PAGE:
Jeff said...

I am not really sure what i think about this post. It was an interesting read and so are the comments. But if atheists' whole perspective in life is to just do good onto others even though nothing good will happen to you in the after life, then what is the point. If i look at it that way then all i think is, "What is the point?" If nothing is going to happen to me after i die then life is a waste. In fact i would come to the conclusion that there is no reason for life to exist.

Then i wonder, "If there is no god, and we are here because of evolution or something like that, then why do we even want to know why we are here and no other species does?"

The Dragon said...

Well Jeff, the answers to your questions lay in philosophy. Not Theology. I suggest some reading in that department.


cl said...

I believe, and it's always disheartening to hear "atheists can't be moral" arguments, or "Christians are so moral" arguments. I liked this post, and this comment on another blog came to mind:

"An atheist who treats others as he would like to be treated is much better off than one claiming to be a Christian who doesn’t. While many Christians teach that Christians will be forgiven for all their sins and argue that others will not be forgiven – Jesus instead gave a parable that those who knew what they should be doing will in the end be judged much more sharply than those who didn’t know. So, if a Christian hears in church or reads in his Bible that he should be doing good to others and believes it to be the will or word of God and then doesn’t do it – and an atheist with no compulsion, no conscious hope of any reward does the good instead – the atheist is far better off than the Christian."

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Houston, TX, United States
I live in Houston Texas, married to my best friend with two wonderful kids (both teenagers). I enjoy philosophy, psychology, theism – atheism, quantum computing. I work in the technology industry with focus on energy and computer theory. I love to engage in discussions of rationality, logic, and reasonability.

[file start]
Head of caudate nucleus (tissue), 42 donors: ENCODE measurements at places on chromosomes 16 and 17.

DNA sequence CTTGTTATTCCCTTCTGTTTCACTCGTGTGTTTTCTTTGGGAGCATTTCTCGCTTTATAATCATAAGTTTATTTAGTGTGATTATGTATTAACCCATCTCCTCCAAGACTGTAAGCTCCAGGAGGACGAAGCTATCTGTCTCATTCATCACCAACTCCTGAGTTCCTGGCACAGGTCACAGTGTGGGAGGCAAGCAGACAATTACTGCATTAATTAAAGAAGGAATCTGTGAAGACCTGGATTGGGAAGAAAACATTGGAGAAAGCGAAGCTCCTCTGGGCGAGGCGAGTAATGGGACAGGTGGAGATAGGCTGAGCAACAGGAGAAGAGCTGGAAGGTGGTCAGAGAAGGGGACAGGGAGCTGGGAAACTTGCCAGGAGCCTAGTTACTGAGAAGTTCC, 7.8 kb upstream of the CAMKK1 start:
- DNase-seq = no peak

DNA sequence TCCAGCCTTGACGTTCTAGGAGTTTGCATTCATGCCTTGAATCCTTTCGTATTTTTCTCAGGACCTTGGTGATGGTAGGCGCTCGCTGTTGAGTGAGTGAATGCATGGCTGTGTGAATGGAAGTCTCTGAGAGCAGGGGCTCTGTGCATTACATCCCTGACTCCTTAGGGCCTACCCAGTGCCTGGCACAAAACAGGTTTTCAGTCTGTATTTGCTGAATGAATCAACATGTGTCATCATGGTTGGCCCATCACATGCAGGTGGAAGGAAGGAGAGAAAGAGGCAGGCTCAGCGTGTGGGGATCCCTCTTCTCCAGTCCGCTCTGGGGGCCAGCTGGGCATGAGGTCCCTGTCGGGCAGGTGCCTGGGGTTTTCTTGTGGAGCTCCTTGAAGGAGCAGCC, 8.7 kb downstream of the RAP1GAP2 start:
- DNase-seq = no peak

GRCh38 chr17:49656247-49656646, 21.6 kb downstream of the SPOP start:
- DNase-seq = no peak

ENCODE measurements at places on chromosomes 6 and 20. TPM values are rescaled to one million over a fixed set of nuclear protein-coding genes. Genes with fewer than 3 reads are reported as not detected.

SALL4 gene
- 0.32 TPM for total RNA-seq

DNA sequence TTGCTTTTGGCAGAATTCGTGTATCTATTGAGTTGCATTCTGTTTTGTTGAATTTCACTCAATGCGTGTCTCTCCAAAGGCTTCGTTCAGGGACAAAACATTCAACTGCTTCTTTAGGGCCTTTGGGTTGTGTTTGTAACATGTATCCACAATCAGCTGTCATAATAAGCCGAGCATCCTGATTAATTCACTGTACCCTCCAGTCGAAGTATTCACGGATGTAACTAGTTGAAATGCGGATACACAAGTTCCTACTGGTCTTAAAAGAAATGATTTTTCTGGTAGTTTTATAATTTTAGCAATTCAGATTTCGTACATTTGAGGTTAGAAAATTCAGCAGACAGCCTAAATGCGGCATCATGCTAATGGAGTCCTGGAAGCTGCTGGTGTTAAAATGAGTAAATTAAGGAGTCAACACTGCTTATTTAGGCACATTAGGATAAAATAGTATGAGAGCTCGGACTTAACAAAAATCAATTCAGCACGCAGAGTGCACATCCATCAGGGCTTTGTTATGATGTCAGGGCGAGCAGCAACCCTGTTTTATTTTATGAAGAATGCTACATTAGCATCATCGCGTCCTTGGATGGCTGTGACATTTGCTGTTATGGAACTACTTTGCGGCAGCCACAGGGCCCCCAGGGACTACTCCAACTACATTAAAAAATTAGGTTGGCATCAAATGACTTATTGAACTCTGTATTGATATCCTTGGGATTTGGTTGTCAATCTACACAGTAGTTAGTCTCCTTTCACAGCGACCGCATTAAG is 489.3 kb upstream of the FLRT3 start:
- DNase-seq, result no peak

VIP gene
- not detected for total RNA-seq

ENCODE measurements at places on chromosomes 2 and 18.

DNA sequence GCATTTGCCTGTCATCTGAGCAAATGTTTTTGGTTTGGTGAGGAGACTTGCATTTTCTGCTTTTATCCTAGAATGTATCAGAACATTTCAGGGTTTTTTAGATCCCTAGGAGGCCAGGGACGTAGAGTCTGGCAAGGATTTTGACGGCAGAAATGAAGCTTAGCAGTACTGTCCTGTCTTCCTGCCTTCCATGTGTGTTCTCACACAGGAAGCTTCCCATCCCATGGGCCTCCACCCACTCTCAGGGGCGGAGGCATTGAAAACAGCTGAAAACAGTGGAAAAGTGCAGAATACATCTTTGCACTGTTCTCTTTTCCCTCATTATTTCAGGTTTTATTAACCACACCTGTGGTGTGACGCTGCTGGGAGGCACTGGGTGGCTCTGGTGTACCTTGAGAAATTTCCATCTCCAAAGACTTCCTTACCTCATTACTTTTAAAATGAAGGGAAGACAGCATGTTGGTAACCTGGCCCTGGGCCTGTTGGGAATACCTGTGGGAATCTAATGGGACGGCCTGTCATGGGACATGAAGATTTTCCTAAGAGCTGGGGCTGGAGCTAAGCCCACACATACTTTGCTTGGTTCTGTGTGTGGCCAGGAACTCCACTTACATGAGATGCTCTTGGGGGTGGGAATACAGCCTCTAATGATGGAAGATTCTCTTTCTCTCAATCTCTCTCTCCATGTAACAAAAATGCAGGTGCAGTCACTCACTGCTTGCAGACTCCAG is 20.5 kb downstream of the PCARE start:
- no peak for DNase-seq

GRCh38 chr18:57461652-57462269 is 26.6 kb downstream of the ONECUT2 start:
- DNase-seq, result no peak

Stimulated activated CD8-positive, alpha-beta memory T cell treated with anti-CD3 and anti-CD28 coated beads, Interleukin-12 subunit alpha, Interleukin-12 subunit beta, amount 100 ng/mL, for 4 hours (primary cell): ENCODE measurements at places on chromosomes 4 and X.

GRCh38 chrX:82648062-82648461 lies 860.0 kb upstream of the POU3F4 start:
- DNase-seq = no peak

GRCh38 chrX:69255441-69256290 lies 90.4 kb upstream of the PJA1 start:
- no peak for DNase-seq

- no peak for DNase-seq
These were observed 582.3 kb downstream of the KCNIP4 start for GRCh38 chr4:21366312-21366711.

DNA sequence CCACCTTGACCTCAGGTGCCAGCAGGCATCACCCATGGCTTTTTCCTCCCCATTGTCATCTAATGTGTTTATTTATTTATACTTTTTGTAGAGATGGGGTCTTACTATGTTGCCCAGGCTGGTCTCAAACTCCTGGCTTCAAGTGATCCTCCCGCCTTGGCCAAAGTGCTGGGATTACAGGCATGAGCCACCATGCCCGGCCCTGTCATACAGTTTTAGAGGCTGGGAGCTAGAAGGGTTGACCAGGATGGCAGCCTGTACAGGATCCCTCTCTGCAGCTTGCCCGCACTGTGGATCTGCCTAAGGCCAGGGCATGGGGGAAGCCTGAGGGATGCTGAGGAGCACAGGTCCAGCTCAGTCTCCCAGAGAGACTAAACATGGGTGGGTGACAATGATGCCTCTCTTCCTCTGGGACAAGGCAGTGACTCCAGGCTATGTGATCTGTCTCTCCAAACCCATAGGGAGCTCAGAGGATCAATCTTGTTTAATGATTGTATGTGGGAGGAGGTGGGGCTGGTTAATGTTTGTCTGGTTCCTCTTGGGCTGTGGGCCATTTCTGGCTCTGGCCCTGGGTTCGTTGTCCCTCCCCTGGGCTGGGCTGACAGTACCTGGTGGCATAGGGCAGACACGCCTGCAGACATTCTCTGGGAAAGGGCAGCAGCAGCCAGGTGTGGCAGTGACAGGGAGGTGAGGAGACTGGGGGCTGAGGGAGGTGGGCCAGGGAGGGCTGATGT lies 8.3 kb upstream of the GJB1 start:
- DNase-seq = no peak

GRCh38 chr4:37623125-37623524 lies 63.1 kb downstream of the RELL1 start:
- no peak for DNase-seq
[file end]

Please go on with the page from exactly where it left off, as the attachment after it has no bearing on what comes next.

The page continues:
Growing Up…
I had a great childhood. I had loving parents and a very easy life. I never wanted for anything. So I was never “mad at god”. I did have a lot of physical problems as a child but I never “blamed” them on anyone or anything. I was just born that way. I believe my parents were “religious” because of my physical birth defects. Because of these defects I spent a lot of time in the hospital as a child. Several times I was close to death. I believe this had a lot of influence on my parent’s belief system.

I have lost friends and family, I have experienced hardships. But that is just life as it happens. I did not have a great first marriage, but I did have two great kids come out of it. I am now married to the most wonderful woman on the planet and am very happy. For the most part life is good. Some have even told me that I have never “found god” because I have never truly suffered in life. That argument doesn’t hold water, but is interesting.

I begin questioning my Christian upbringing about age 10. I was asking questions and wasn’t getting satisfactory answers. I was raised in a small town in east Texas; this does not provide a whole lot of exposure to other religions. As I aged and begin to learn more I found it interesting that there were and had been so many religions and gods throughout the history of man. I begin to question why some believed in one god while others believed in theirs. I wondered how anyone could prove, or at the very least have some level of confidence they were worshiping the “right” god.